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S. Parthasarathi, B. W. Lee, K. Singh, R. K. John, A. L. Robin; Factors Associated With Poor Follow-Up Among Glaucoma Patients in South India. Invest. Ophthalmol. Vis. Sci. 2007;48(13):4349.
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To determine the factors associated with poor follow-up among glaucoma patients in South India.
This prospective case-control study enrolled 300 established patients with primary glaucoma, including 150 who did and 150 who did not attend follow-up glaucoma examinations (FGEs) as advised in the past year at Aravind Eye Hospital. Responses regarding various factors hypothesized to be associated with follow-up compliance were collected by oral questionnaire.
The factors most associated with poor FGE attendance included: means-tested waiving of clinic fees for low-income patients [Adj. OR--3.10, 0.91-10.50], lower perceived importance of attending FGEs [Adj. OR--10.80, 4.40-26.50], and non-use of glaucoma medications [Adj. OR--2.10, 1.10-4.00]. Notable factors not significantly associated with FGE attendance included: severity of disease, convenience of travel, direct and indirect costs associated with attending FGEs, and self-reported difficulty attending FGEs.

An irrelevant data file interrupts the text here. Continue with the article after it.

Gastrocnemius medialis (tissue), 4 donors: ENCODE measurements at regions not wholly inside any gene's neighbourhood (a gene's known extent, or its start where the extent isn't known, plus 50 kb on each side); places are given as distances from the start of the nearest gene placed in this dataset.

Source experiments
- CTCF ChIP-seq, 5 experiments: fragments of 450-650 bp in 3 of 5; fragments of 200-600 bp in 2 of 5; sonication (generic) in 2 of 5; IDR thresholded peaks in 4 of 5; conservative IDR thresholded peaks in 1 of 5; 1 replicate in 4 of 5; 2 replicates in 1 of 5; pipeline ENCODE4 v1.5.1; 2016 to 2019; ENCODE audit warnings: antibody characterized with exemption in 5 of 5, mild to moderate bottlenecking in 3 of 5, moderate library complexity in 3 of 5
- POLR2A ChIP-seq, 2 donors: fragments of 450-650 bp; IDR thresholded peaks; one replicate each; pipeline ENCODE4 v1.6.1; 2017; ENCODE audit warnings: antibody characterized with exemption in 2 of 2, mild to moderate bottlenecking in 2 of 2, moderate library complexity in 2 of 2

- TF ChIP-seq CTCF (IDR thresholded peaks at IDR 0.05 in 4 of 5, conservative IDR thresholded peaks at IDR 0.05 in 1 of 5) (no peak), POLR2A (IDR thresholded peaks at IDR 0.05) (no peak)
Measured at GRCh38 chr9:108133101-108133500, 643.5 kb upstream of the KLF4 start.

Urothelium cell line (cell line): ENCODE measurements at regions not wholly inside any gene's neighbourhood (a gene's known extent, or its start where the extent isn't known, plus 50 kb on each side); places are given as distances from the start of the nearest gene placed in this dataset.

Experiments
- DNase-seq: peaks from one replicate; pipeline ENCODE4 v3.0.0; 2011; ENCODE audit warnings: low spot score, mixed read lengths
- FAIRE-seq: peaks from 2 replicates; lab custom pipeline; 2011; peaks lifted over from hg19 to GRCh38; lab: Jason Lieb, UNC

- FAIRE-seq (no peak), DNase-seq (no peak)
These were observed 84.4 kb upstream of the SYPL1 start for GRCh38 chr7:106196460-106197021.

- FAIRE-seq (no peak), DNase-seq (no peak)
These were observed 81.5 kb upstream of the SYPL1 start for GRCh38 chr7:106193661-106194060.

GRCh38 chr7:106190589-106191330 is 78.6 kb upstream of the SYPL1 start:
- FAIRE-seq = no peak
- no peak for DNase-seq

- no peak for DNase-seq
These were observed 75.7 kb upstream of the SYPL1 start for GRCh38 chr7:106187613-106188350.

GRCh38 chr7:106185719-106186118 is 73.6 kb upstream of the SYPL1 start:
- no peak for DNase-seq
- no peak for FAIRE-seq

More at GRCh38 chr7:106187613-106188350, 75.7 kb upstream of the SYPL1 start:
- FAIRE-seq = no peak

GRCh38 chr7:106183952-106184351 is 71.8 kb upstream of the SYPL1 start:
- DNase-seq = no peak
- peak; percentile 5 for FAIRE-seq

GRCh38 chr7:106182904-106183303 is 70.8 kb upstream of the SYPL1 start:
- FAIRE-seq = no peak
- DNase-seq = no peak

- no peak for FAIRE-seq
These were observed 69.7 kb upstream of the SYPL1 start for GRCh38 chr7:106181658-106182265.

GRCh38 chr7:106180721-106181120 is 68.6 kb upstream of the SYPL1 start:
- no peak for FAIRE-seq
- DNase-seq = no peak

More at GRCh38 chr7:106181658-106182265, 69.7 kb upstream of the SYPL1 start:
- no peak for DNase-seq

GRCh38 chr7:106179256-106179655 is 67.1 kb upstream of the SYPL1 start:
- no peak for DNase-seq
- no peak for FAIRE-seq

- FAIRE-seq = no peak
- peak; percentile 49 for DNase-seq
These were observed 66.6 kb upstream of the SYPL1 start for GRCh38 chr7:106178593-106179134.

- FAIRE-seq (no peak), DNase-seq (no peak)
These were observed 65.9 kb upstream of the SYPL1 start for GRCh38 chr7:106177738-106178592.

Despite the waiving of clinic fees, low-income status is still associated with poor follow-up. Many factors traditionally believed to influence follow-up, such as travel to clinic and severity of disease, were found to have little to no effect in this study. This research suggests that efforts to improve patient attendance of FGEs should focus on improving patients' knowledge and perceptions about the importance of attending regular FGEs, since even marginal differences in patients' perceived importance of follow-up ("somewhat important" vs. "very important") were associated with significant differences in FGE attendance. Administering short questionnaires that elicit factors associated with poor follow-up may be a valuable means of identifying patients at greater risk for poor follow-up. These patients can then be counseled, educated, and treated appropriately in order to minimize disease progression and unnecessary glaucoma-induced vision loss.
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